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The pound has stared the morning on the decline versus its peers. GBP/EUR is trending down at €1.1327, while GBP/USD has dipped to US$1.2607. GBP/AUD is holding just below opening levels at AU$1.6675, while GBP/NZD has edged down to NZ$1.7432. GBP/CAD has slipped to CA$1.6738.
Keep reading to see why today’s government borrowing figures will be particularly interesting…
What’s been happening?
It was another busy day for the pound yesterday, with Sterling tumbling against its peers after a pessimistic speech from BoE Governor Mark Carney. The chief policymaker suggested that it was not an appropriate time to raise interest rates, even though inflation has reached 2.9% and the Monetary Policy Committee (MPC) was split at its latest meeting.
Further adding to the pound’s woes were comments from credit ratings agency Standard & Poor’s Sovereign Ratings Chief Moritz Kraemer, who said that they wouldn’t necessarily wait until the end of Brexit negotiations before changing the UK’s credit rating. The UK currently holds an AA rating with S&P, having been slashed from the prized Triple A after the Brexit referendum.
Markets had hoped ratings agencies would wait until the outcome of the exit talks was known before reassessing the UK economy, but Kraemer said S&P will continue to evaluate every six months.
The euro was on largely mixed form, but the pound sell-off kept GBP/EUR firmly on the decline. Data showed the Eurozone current account balance surplus had fallen sharply, but leading German think tank Ifo predicted that the nation would see GDP growth of 2% in 2018.
GBP/USD remained on the decline yesterday, although the US dollar had something of a weak start to the day. The latest speeches from Federal Reserve officials were less optimistic than that of Dudley Williams at the beginning of the week. Late on Monday night, Charles Evans claimed the Fed should perhaps wait until the end of the year before deciding whether to raise interest rates again. Meanwhile, Eric Rosengren seemed to suggest yesterday that markets needed to get used to the idea that interest rates would remain low for some time.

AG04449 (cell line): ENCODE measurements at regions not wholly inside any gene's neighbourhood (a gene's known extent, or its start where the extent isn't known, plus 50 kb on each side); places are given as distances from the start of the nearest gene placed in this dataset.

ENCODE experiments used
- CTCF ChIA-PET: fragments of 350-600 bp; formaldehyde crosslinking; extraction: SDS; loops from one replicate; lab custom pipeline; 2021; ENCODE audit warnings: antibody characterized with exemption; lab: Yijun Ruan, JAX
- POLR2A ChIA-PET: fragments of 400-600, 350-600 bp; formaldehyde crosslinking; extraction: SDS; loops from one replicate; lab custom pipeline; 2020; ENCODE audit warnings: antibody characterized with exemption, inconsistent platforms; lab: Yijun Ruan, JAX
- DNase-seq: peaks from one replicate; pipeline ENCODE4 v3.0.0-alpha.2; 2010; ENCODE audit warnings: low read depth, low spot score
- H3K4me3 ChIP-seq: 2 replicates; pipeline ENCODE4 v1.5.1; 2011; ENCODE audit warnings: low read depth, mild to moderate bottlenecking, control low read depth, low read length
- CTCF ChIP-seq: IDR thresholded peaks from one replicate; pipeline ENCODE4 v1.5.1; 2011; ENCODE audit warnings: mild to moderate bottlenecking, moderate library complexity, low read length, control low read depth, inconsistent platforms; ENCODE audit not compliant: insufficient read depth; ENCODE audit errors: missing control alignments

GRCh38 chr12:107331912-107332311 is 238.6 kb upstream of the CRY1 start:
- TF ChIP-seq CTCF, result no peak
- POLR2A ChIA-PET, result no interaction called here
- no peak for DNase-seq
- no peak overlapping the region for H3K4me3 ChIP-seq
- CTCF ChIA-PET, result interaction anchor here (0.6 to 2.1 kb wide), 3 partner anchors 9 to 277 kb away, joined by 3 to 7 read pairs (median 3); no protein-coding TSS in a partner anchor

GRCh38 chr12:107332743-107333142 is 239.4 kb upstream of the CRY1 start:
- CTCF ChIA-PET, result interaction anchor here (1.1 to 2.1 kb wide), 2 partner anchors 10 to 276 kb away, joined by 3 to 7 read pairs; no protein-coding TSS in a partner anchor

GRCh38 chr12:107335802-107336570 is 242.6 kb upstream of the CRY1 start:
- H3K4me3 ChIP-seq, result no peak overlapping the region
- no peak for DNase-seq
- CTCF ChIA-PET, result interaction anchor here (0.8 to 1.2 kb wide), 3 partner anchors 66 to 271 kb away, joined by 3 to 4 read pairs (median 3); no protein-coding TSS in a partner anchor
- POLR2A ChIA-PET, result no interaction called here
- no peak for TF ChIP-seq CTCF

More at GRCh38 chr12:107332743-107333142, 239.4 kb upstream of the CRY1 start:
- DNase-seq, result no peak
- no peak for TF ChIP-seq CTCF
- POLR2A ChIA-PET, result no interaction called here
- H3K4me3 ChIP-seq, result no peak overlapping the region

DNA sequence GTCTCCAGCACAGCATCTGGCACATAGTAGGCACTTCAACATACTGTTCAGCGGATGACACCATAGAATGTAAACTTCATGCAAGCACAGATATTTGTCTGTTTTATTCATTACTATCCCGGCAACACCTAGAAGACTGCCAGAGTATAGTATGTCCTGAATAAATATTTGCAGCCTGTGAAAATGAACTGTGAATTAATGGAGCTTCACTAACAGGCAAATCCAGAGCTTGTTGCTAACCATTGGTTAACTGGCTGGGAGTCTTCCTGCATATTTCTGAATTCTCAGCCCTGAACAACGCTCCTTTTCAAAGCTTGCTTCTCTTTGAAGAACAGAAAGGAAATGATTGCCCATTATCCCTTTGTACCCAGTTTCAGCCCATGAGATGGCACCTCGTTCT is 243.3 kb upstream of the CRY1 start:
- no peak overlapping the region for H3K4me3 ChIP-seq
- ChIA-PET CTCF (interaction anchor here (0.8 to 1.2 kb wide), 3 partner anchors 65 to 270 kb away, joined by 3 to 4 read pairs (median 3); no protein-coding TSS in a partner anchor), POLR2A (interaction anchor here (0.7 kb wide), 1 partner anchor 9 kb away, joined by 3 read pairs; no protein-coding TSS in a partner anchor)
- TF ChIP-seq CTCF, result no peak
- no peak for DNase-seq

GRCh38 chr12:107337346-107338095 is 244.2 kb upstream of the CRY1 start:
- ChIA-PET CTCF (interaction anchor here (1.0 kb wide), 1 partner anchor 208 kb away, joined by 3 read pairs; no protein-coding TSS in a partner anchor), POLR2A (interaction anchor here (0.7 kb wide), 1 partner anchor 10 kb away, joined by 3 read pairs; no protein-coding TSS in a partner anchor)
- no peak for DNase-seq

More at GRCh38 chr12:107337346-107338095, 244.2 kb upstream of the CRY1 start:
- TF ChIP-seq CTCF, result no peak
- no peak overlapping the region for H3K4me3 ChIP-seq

What’s coming up?
Having made significant losses yesterday, the pound may find itself rebounding again today. How Sterling reacts to the latest data will tell us a lot about whether or not the markets believe suggestions the government is planning to abandon austerity measures. Government borrowing figures could improve pound appetite - the deficit is predicted to shrink by around £2 billion - but if markets expect government spending to skyrocket anyway once cutbacks are abandoned, the pound may not be much moved as the data will be moot.
A speech from Monetary Policy Committee (MPC) member Andy Haldane at 21.00 is too late in the evening for markets in London to react, but there could be a delayed response on Thursday morning. Haldane is traditionally very cautious about monetary policy, so is likely to state that interest rates need to remain low.
There is no data due from the Eurozone tomorrow and little from the US of any importance. GBP/EUR and GBP/USD are therefore likely to be driven mostly by domestic issues.
Joining the corporate trading desk in 2007, Phil now over sees all of Currencies Direct’s corporate dealing activity. Having gained experience working with hundreds of businesses to optimise international payments processes and execute comprehensive risk management strategies, Phil currently works with a portfolio of corporate clients whilst managing Currencies Direct’s overall market exposure
Phil has FCA approval and has completed the Certificate in International Treasury Management (CertiTM)